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Making ISO 20022 work for you: regulatory compliance

We at SWIFT would like to hear about your ISO 20022 plans, experiences and questions. Starting today and leading up to Sibos, we will launch a series of weekly blogs on Finextra called "Making ISO 20022 work for you", each focusing on a specific ISO 20022 business case and implementation aspect. All blogs will end with an open-ended question. The purpose is not to start an online discussion, but rather to collect your feedback, some of which will be presented during our Standards Forum at Sibos in Singapore, held from 12 to 15 October 2015. The first blog in our series deals with regulatory compliance. Thank you in advance for you participation.


For regulators to feel confident about the correct interpretation of data elements in reporting requirements, and for regulated institutions to equally be confident about compliance with reporting requirements, the financial world needs a single, authoritative library of financial data definitions, to which data components of every relevant transaction can be traced.

As it happens, such single standard set of definitions exists today. ISO 20022 defines the platform for the development of financial message standards. Its business modelling approach allows users and developers to represent financial business processes and underlying transactions in a formal but syntax-independent notation. These business transaction models are the "real" business standards. The data model which lies at the heart of ISO 20022 is a potential reference point to help regulators and market overseers to require, harvest and interpret data which is unambiguous, clear and equivalent from one source to another. This makes the standards an excellent resource through which to ensure that data elements specified in a regulatory reporting context are interpreted consistently by implementers.

ISO 20022-based messages are quickly becoming recognised as the natural transaction language of market infrastructures, which means that individual market participants are already embedding them into their core transaction processing systems. Reference data standards, such as the LEI, are used within and beyond financial messaging, to define the context within which transactions take place in a similarly uniform manner.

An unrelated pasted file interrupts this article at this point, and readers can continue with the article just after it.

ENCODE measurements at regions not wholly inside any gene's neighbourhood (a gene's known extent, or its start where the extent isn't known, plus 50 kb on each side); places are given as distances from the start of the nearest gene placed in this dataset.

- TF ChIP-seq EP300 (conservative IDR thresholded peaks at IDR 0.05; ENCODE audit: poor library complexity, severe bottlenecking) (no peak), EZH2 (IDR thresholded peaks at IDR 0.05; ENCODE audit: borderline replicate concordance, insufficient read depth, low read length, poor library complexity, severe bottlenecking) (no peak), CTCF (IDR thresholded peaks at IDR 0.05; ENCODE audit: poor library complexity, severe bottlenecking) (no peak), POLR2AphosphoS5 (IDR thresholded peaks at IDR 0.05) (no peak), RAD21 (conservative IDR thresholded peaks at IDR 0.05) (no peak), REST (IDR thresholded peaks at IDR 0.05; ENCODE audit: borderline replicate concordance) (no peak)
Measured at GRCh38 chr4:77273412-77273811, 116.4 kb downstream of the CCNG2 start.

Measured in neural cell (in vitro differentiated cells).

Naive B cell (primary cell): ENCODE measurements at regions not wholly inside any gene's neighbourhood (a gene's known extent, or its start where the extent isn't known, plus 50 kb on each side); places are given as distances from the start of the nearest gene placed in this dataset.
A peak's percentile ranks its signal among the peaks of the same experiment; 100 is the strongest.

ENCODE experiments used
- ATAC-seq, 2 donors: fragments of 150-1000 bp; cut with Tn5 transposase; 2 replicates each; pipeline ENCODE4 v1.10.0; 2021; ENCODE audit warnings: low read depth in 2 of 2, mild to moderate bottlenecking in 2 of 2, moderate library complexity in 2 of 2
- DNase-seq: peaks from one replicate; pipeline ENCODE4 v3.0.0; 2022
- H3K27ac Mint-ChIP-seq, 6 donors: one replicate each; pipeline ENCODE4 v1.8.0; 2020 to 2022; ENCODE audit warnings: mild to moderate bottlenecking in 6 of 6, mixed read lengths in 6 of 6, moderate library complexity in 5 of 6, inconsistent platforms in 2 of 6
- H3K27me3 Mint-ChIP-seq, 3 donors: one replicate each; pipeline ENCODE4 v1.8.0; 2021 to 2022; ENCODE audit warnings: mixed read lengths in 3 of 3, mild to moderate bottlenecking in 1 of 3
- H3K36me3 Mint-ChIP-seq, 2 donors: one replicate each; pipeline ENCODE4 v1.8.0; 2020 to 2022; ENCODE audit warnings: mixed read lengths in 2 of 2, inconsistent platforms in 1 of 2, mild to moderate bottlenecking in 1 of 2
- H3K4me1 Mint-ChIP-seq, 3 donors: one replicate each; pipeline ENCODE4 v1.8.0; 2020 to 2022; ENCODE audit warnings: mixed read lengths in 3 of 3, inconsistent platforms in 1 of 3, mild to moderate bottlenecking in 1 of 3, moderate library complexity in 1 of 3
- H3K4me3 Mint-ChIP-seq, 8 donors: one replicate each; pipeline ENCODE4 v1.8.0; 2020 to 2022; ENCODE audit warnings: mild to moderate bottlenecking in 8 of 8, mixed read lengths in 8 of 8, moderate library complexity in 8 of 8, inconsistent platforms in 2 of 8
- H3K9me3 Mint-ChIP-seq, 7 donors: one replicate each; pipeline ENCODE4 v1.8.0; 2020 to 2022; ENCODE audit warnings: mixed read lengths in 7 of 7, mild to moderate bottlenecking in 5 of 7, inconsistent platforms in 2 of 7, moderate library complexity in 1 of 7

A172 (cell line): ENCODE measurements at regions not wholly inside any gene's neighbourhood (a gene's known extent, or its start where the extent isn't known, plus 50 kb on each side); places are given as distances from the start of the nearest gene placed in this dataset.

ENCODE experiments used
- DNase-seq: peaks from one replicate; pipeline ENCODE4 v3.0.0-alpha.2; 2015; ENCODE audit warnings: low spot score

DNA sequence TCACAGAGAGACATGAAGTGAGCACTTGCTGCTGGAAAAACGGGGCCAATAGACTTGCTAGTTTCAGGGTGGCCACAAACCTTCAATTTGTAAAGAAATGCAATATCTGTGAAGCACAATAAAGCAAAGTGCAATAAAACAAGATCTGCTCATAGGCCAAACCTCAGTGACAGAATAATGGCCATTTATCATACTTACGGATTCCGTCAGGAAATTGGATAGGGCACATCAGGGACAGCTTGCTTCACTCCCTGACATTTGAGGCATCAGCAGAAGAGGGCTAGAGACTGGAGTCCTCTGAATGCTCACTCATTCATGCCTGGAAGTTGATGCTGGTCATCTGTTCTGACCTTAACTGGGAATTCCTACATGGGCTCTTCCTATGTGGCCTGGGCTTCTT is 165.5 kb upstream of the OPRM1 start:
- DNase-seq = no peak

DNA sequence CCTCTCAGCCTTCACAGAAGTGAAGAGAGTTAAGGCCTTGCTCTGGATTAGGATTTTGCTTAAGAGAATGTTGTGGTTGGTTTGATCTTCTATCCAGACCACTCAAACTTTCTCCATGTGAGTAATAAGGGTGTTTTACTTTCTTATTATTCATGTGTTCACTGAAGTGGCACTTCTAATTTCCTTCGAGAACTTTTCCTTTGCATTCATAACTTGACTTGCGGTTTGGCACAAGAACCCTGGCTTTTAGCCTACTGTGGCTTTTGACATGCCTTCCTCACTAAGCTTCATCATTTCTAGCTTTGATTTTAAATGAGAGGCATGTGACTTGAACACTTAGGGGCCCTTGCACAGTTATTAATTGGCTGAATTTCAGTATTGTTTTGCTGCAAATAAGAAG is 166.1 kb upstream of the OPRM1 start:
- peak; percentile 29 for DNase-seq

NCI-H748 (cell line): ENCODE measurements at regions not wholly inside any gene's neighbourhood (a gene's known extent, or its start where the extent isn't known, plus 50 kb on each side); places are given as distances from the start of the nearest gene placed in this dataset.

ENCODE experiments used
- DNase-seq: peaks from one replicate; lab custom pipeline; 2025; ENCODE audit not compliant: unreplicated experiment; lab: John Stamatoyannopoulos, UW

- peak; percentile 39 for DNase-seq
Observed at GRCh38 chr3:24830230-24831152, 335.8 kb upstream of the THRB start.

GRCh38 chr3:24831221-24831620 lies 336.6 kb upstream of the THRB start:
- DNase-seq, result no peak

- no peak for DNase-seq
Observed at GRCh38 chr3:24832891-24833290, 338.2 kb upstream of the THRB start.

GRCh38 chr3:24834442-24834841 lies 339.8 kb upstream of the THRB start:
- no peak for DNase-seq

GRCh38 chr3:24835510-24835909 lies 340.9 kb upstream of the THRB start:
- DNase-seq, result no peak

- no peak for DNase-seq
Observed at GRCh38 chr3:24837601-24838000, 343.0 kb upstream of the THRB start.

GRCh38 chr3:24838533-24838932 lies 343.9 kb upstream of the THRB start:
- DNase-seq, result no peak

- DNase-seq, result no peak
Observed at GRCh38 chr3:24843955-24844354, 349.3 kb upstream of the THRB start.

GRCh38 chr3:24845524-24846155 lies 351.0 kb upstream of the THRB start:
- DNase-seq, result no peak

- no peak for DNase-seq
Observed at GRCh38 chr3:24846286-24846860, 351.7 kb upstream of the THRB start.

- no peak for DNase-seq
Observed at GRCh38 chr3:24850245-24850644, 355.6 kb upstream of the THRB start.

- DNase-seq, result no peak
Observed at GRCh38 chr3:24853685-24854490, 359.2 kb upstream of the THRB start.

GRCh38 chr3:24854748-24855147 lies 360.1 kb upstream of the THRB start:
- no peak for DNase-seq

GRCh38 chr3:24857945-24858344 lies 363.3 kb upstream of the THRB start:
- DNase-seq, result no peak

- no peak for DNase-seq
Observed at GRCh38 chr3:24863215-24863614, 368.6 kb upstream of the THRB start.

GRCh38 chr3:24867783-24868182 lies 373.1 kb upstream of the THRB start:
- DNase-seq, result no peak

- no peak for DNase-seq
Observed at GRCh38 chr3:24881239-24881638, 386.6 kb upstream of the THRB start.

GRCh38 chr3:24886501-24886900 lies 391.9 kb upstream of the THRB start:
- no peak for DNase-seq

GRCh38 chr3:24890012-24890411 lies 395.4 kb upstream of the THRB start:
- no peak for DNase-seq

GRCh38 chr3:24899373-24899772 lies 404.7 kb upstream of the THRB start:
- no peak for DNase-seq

Understanding how standards can help the community requires some familiarity with the content, governance, real-world implementation and limitations of standards; and likewise, the standards community needs to learn about regulatory practices in order to provide relevant assistance. This leads us to ask Finextra members the following question:

Do you think ISO 20022 can help to enable regulatory compliance? If so, what will it take to make it happen?









Comments: (3)

A Finextra member
A Finextra member 02 September, 2015, 17:092 likes 2 likes

Yes. Standards are very important for uniform interpretation. Having said that, the future of regulations will be global, as opposed to what it is today. A good example is Basel standards or IFRS. ISO20022 has the potential to be one such global standard.

Robert Blair
Robert Blair - Self Employed - Tampa FL 05 September, 2015, 16:461 like 1 like

As the next generation financial services messaging standards, ISO20022 schema are uniquely positioned to respond to a variety of businesss and regulatory requirements.  Greater number of data elements, increased field lenghts and schema unique to ISO20022 all add up to:

  • a field for every piece of data,
  • sufficient space to carry it,
  • a complete inventory of message schema facilitating commmunication between counterparties, market infrastructures, and regulators.

Upping the game of the financial services industry will require:

  1. adoptoin of ISO20022 (well underway as the mApp reflects),
  2. evolution of market practice and notably harmonization to reduce unwanted variants and variations.  And ultimately
  3. global thinking and a common respone to common issues and requirements (including regulation).
A Finextra member
A Finextra member 05 October, 2015, 05:18Be the first to give this comment the thumbs up 0 likes

Simple answer to the first question is Yes. It can, and it already is.  It is no coincidence that the US Govt is mopping up some formidable standards talent in the shape of Mssrs. Stowsky, Brown, and Nichols.

The one missing link in 20022 from a regulatory compliance perspective is the lack of support for derivative instruments. We've tried for many years to bring FpML into the fold.  The dialog continues, but with no real concrete results so far. 

Perhaps a regulator with a big enough stick will force the issue.


Paul Miserez

Paul Miserez

Standards Department


Member since

04 Apr 2013


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This post is from a series of posts in the group:

Standards Forum

The Standards Forum is the place where business and standardisation meet. This group would like to facilitate and encourage dialogue around standardisation in the financial industry, and share views, insights and updates on how financial standards can contribute to reducing cost and increasing efficiency when tackling today's challenges such as automation, compliance, and regulation.

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